Ghost the Musical: Wendy Mae Brown up to the task of the role

Ghost the Musical: Wendy Mae Brown up to the task of the role
Ghost the Musical: Wendy Mae Brown up to the task of the role
Ghost the Musical: Wendy Mae Brown up to the task of the role
Ghost the Musical: Wendy Mae Brown up to the task of the role
Ghost the Musical: Wendy Mae Brown up to the task of the role
Ghost the Musical: Wendy Mae Brown up to the task of the role
Ghost the Musical: Wendy Mae Brown up to the task of the role
Ghost the Musical: Wendy Mae Brown up to the task of the role
Ghost the Musical: Wendy Mae Brown up to the task of the role
Ghost the Musical: Wendy Mae Brown up to the task of the role
Ghost the Musical: Wendy Mae Brown up to the task of the role
Ghost the Musical: Wendy Mae Brown up to the task of the role
Ghost the Musical: Wendy Mae Brown up to the task of the role
Ghost the Musical: Wendy Mae Brown up to the task of the role
Ghost the Musical: Wendy Mae Brown up to the task of the role
Ghost the Musical: Wendy Mae Brown up to the task of the role
Ghost the Musical: Wendy Mae Brown up to the task of the role
Ghost the Musical: Wendy Mae Brown up to the task of the role
Ghost the Musical: Wendy Mae Brown up to the task of the role
Ghost the Musical: Wendy Mae Brown up to the task of the role

MUSIC theatre performer Wendy Mae Brown grew up in London never thinking about the common Jamaican double-barrelled name her parents gave her.

It never became a conversation starter until she joined the UK touring cast of Ghost the Musical in 2013.

“Yes, my name is really Wendy Mae Brown and I’m playing Oda Mae Brown,” Brown said.

“Sometimes people even ask me if I made up my name after I got the part. Who would do that?”

Brown is the daughter of session trumpet player Dave Augustus Brown, who played with Bob Marley, Miles Davis and Louis Armstrong, and found her career calling when her parents sent her to Saturday dance classes at Italia Conti Academy of Theatre Arts to curb her hyperactive nature.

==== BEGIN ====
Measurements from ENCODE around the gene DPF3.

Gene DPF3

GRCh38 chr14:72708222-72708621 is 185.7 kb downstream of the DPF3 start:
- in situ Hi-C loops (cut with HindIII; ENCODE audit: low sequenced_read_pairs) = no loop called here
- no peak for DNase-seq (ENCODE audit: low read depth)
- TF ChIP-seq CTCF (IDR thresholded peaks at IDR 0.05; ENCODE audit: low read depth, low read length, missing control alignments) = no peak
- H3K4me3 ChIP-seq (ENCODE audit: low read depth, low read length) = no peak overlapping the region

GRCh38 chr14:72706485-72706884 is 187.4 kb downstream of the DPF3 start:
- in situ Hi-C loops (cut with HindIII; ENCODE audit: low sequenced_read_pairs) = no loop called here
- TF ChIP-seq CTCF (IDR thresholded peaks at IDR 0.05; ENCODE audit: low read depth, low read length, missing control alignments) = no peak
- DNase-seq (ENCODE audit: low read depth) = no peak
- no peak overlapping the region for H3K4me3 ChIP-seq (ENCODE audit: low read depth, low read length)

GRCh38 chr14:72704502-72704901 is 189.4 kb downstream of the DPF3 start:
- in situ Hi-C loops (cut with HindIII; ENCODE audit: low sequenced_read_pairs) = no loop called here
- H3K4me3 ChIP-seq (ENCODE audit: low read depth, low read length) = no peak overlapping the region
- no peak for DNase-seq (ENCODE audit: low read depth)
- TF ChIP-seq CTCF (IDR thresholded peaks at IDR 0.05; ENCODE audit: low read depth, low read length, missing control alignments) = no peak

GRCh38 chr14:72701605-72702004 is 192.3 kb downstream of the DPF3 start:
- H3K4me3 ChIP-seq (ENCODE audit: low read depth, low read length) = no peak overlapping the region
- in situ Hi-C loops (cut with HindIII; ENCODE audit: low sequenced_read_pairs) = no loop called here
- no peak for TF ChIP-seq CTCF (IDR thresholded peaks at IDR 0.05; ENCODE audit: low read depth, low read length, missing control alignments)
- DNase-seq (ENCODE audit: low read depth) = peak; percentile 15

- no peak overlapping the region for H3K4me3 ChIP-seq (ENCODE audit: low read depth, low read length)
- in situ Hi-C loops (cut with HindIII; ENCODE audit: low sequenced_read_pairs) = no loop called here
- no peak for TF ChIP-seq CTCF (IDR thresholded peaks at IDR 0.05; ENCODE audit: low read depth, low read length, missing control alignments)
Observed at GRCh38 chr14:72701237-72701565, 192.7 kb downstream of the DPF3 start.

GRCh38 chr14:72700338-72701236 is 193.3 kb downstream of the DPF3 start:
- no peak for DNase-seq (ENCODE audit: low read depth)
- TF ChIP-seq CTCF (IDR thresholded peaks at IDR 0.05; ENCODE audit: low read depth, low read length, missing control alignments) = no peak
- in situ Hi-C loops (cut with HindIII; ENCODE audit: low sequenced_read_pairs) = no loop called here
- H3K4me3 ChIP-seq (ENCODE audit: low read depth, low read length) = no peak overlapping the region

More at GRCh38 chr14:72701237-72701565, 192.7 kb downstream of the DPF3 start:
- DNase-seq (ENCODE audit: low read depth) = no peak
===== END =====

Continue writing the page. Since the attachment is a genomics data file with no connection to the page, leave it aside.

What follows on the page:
She soon started attending full time and “never stopped to think I wanted to do musical theatre, it just happened”.

Brown first watched the 1990 film Ghost on a whim following a terrible audition for English director Sir Trevor Nunn.

“I was walking home in tears when I looked up and Ghost was on, and I didn’t want to go home so I went in to watch it,” she said.

“I was so devastated at having humiliated myself in front of Sir Trevor Nunn and I just remember thinking how amazing the film was and how it made me forget everything for a little while.

“And no word of a lie, I remember thinking then how it would make a good musical, and then I forgot all about it.

“I was actually working for Trevor Nunn, so he must have got over my horrible audition, when I got the call to do Ghost the Musical.”

The Australian production is Brown’s third time in the role made famous by Whoopi Goldberg in the film, after tours in the UK and China.

The vivacious performer said she thought she was done with Oda Mae at the end of 21 weeks in China but soon realised she was wrong.

“The thought of coming to Australia with a brand new cast; I couldn’t resist wheeling her out one more time,” she said.

“It’s the role of roles where I get to sing, dance, act and do comedy, although it is exhausting because it’s a mental role; you have to go on quite a journey with Rob (Mills as Sam Wheat).

“You can’t just sit there making people laugh; it’s quite a lot that goes on to make Oda Mae work.”

Brown said it never crossed her mind to feel any trepidation towards the character, although she understood Goldberg’s large fan following.

“People do love her and do say to me that they’re coming to see Ghost and Whoopi is their favourite character,” she said.

“It’s like they’re warning me to make sure I don’t mess it up, but thankfully they’re never disappointed.”

Ghost the Musical is showing at Crown Theatre Perth until June 12.

Tanya MacNaughton